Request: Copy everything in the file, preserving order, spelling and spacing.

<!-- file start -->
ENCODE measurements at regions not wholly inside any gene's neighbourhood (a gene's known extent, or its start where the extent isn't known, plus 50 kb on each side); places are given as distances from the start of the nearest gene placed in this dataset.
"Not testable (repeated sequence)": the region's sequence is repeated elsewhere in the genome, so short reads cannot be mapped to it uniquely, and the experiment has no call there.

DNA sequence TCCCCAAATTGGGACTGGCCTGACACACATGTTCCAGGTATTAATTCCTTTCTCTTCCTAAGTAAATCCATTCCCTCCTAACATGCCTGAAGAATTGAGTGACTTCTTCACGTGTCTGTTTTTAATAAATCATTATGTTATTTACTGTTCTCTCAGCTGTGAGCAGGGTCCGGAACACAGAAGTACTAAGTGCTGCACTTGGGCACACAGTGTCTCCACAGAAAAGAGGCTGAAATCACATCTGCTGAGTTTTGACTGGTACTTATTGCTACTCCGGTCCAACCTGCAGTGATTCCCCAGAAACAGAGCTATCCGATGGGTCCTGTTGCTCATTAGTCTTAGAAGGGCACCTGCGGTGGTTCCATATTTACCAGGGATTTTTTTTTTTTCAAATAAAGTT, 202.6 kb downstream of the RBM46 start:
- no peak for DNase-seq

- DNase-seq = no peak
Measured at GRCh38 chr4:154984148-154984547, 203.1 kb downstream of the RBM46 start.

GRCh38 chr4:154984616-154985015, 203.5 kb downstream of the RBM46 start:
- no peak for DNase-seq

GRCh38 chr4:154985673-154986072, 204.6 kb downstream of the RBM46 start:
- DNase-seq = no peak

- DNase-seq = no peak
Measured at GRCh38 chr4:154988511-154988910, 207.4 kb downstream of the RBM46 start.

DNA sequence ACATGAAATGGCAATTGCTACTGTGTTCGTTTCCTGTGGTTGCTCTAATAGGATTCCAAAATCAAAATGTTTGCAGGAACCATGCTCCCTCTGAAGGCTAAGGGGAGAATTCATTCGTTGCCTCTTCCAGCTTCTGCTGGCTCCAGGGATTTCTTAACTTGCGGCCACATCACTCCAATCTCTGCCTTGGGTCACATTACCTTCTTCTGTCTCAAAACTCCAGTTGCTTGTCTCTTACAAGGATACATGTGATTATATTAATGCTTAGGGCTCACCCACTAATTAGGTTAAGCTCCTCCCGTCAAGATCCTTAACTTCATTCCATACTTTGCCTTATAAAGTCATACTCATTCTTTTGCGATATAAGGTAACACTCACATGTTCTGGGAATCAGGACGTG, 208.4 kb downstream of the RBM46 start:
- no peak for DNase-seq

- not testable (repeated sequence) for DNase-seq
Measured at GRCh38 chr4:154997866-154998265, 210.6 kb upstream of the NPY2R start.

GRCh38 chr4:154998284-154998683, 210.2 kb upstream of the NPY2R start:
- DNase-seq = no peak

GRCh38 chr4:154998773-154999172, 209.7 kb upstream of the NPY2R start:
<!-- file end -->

ENCODE measurements at regions not wholly inside any gene's neighbourhood (a gene's known extent, or its start where the extent isn't known, plus 50 kb on each side); places are given as distances from the start of the nearest gene placed in this dataset.
"Not testable (repeated sequence)": the region's sequence is repeated elsewhere in the genome, so short reads cannot be mapped to it uniquely, and the experiment has no call there.

DNA sequence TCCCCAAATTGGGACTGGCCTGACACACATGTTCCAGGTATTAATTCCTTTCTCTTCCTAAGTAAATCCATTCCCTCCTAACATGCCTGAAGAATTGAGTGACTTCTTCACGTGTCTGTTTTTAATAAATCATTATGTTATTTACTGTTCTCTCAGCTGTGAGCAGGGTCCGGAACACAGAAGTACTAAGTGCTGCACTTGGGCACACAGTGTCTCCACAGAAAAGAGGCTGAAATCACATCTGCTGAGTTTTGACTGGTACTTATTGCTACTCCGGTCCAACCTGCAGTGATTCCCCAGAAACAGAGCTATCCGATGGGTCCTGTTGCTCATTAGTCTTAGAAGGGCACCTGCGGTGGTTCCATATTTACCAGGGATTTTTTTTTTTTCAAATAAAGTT, 202.6 kb downstream of the RBM46 start:
- no peak for DNase-seq

- DNase-seq = no peak
Measured at GRCh38 chr4:154984148-154984547, 203.1 kb downstream of the RBM46 start.

GRCh38 chr4:154984616-154985015, 203.5 kb downstream of the RBM46 start:
- no peak for DNase-seq

GRCh38 chr4:154985673-154986072, 204.6 kb downstream of the RBM46 start:
- DNase-seq = no peak

- DNase-seq = no peak
Measured at GRCh38 chr4:154988511-154988910, 207.4 kb downstream of the RBM46 start.

DNA sequence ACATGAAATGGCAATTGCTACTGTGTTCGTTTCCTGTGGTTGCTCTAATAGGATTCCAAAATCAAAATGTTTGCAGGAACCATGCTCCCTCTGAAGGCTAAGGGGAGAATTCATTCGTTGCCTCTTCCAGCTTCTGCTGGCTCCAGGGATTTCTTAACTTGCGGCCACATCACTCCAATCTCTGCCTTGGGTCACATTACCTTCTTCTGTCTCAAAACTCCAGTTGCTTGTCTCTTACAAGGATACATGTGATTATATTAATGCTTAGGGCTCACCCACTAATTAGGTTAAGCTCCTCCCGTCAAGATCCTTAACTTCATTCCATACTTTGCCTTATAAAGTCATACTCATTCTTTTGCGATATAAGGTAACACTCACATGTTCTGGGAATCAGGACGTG, 208.4 kb downstream of the RBM46 start:
- no peak for DNase-seq

- not testable (repeated sequence) for DNase-seq
Measured at GRCh38 chr4:154997866-154998265, 210.6 kb upstream of the NPY2R start.

GRCh38 chr4:154998284-154998683, 210.2 kb upstream of the NPY2R start:
- DNase-seq = no peak

GRCh38 chr4:154998773-154999172, 209.7 kb upstream of the NPY2R start: